Health

Vitamin B12 deficiency: Three major warning signs on your tongue – what to look for

Vitamin B12 is a nutrient that helps keep the body’s nerve and blood cells healthy and helps make DNA, the genetic material in all cells. Most people take for granted the contribution B12 makes until they become deficient in it. Then its impact is brought into sharp relief.

B12 deficiency can disrupt the nerve signals transmitted throughout the body, which can impair certain senses.

When this happens, your tongue may undergo a series of unsettling changes.

According to the Winchester Hospital, a stinging feeling on the tongue or a smooth, red tongue can indicate low B12 levels.

Research published in the Journal of the American Academy of Dermatology suggests “glossitis with linear lesions” is an early clinical sign of vitamin B12 deficiency too.

READ MORE: Vitamin B12 deficiency: ‘Psychological problems’ – doctors warn it may be a sign

Glossitis is a problem whereby the tongue is swollen and inflamed.

A lesion is an area of tissue that has been damaged through injury or disease – they have an abnormal appearance compared to the skin around it.

Other symptoms of B12 deficiency include:

  • Weight loss
  • Tiredness
  • Pale skin colour
  • Changes in the way things taste
  • Confusion
  • Mood changes
  • Balance problems, especially when in the dark
  • Lightheadedness when changing to standing position
  • Rapid heartbeat.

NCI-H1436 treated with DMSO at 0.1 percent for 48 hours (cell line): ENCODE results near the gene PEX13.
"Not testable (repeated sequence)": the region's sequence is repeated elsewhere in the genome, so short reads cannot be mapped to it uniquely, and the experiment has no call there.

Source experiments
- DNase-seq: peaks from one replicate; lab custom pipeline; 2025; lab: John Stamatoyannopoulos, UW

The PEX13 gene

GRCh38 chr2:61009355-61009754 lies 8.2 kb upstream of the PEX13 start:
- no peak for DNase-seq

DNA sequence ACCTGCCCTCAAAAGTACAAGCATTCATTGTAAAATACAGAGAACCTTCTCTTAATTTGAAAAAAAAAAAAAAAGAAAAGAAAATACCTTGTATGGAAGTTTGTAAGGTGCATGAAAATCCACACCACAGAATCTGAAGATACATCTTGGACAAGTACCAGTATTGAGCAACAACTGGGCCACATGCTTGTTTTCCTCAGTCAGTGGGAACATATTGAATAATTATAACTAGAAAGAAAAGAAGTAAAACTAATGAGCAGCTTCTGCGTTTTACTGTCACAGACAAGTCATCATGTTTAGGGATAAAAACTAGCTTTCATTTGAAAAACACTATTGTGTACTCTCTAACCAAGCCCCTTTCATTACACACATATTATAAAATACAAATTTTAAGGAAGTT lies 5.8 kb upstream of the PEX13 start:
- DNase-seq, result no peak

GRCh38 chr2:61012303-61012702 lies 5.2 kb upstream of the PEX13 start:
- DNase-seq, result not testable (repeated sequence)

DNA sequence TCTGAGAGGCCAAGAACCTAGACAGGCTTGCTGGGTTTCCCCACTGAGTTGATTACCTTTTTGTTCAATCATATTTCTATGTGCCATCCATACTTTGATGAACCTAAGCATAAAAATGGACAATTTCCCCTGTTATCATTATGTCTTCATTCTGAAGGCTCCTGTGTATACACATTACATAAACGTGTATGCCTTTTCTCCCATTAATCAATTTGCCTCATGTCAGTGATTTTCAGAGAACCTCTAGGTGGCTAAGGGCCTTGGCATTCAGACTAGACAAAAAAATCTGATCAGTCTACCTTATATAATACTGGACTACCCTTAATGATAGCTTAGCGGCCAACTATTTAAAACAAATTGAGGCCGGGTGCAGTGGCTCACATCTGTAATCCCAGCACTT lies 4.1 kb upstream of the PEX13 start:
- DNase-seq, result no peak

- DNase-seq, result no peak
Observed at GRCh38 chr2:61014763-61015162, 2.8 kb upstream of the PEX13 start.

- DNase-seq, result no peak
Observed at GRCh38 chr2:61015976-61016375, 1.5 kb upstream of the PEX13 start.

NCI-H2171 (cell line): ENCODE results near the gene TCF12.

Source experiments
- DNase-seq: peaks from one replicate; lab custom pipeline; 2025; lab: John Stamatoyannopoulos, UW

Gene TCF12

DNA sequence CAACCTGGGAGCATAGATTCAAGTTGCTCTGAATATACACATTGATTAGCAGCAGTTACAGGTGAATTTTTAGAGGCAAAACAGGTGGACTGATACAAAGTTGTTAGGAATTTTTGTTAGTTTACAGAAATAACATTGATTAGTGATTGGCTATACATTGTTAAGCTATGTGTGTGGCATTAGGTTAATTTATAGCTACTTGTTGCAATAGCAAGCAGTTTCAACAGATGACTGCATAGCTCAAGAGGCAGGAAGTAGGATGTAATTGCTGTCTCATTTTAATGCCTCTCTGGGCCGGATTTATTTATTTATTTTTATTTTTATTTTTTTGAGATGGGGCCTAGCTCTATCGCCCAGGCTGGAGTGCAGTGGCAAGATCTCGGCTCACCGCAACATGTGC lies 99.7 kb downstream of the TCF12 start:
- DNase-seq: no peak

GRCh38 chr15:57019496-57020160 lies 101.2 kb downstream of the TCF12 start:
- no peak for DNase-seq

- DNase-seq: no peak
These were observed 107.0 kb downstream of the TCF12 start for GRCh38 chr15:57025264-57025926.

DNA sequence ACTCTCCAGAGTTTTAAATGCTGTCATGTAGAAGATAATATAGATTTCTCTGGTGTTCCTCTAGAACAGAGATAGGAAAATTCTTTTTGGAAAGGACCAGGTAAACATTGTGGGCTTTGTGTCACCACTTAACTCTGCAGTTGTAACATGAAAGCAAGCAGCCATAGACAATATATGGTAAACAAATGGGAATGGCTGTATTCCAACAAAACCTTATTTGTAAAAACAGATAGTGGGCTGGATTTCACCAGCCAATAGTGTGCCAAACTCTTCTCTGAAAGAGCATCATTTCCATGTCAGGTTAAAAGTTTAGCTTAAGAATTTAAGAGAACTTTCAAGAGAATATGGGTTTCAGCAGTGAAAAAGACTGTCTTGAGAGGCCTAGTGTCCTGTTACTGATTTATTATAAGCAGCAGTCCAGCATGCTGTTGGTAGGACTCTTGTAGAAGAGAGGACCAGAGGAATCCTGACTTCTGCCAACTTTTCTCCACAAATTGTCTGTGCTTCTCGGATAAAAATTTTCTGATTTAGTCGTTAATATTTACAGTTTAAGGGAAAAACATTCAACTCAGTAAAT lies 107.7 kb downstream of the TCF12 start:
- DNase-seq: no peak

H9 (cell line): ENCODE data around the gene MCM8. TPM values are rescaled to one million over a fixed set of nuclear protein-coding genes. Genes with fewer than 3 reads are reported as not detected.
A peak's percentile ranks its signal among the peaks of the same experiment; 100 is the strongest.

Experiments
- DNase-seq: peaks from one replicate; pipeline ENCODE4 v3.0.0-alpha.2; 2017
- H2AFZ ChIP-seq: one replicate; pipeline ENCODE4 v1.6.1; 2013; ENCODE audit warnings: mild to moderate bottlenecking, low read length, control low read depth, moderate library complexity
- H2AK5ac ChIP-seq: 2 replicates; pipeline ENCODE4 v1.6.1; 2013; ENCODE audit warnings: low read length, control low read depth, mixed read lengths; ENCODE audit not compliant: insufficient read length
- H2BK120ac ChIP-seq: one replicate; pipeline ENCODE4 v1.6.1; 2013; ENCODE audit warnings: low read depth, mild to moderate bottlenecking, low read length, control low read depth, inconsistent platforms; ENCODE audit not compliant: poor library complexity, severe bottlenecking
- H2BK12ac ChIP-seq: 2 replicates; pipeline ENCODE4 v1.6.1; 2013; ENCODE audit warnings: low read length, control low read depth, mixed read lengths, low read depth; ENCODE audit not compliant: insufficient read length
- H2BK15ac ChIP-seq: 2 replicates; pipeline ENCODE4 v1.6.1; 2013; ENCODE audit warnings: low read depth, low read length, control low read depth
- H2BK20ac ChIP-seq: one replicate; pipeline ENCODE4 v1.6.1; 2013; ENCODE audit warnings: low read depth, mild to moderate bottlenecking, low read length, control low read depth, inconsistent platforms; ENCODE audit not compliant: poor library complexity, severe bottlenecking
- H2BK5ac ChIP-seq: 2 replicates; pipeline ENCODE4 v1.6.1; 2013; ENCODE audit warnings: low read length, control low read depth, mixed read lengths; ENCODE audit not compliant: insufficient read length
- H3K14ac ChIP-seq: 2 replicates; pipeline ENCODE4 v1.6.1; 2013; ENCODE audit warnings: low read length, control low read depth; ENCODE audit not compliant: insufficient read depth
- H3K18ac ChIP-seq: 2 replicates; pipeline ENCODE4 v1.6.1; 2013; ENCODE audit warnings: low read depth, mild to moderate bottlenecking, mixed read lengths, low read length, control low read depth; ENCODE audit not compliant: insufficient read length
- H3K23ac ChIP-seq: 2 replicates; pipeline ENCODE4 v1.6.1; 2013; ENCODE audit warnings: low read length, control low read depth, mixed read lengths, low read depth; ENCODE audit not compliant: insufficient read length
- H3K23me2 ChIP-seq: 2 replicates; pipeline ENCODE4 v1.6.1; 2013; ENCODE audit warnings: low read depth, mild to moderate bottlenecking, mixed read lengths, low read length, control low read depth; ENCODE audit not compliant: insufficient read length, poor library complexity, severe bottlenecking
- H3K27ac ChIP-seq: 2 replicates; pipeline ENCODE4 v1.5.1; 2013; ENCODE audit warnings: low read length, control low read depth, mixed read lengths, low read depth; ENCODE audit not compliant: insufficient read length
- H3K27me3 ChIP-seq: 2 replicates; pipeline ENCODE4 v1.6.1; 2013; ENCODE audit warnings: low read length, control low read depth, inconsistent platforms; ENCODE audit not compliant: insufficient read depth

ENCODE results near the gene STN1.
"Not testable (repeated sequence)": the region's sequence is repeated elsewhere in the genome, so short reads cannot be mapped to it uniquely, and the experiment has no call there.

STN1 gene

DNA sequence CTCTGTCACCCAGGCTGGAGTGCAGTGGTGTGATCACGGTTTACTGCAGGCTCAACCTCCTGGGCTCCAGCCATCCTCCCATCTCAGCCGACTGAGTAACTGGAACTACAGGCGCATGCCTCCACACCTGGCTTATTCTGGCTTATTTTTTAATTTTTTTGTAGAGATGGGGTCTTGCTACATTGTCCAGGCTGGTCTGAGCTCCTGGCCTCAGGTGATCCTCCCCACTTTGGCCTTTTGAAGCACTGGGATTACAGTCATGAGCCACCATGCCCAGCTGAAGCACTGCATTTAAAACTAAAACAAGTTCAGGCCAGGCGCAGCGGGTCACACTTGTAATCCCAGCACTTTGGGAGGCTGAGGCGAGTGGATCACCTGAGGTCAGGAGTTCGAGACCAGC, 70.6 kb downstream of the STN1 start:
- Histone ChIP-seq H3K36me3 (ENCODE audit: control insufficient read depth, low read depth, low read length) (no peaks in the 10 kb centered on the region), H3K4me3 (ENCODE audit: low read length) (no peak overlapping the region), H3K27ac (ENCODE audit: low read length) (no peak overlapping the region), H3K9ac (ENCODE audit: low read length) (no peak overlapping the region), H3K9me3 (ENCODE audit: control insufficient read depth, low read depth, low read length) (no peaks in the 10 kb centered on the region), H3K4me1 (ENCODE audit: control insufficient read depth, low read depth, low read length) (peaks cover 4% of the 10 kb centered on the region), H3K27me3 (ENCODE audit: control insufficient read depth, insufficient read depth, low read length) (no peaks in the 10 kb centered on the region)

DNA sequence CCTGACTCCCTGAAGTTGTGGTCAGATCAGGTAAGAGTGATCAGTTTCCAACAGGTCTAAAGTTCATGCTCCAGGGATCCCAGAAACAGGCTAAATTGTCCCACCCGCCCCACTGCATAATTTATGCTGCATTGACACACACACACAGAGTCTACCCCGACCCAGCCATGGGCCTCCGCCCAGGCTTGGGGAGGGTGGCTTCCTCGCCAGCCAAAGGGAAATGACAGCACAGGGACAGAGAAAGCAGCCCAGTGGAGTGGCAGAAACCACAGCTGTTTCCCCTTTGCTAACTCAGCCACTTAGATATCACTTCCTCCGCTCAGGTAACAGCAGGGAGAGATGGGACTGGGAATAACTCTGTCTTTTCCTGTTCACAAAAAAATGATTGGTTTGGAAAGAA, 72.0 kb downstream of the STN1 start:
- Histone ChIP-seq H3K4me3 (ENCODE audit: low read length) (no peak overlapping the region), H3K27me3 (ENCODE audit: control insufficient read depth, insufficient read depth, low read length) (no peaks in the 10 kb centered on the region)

How to respond

You should see a GP if you’re experiencing symptoms of vitamin B12 deficiency, advises the NHS.

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As the health body explains, these conditions can often be diagnosed based on your symptoms and the results of a blood test.

It’s important for vitamin B12 or folate deficiency anaemia to be diagnosed and treated as soon as possible.

“Although many of the symptoms improve with treatment, some problems caused by the condition can be irreversible if left untreated,” warns the NHS.

“The longer the condition goes untreated, the higher the chance of permanent damage.”

Plant foods have no vitamin B12 unless they are fortified.

According to the National Institutes of Health (NIH), B12 is naturally found in the following:

  • Beef liver and clams, which are the best sources of vitamin B12.
  • Fish, meat, poultry, eggs, milk, and other dairy products, which also contain vitamin B12.
  • Some breakfast cereals, nutritional yeasts and other food products that are fortified with vitamin B12. To find out if vitamin B12 has been added to a food product, check the product labels.

Treatment

The treatment for vitamin B12 or folate deficiency anaemia depends on what’s causing the condition.

“Most people can be easily treated with injections or tablets to replace the missing vitamins,” explains the NHS.


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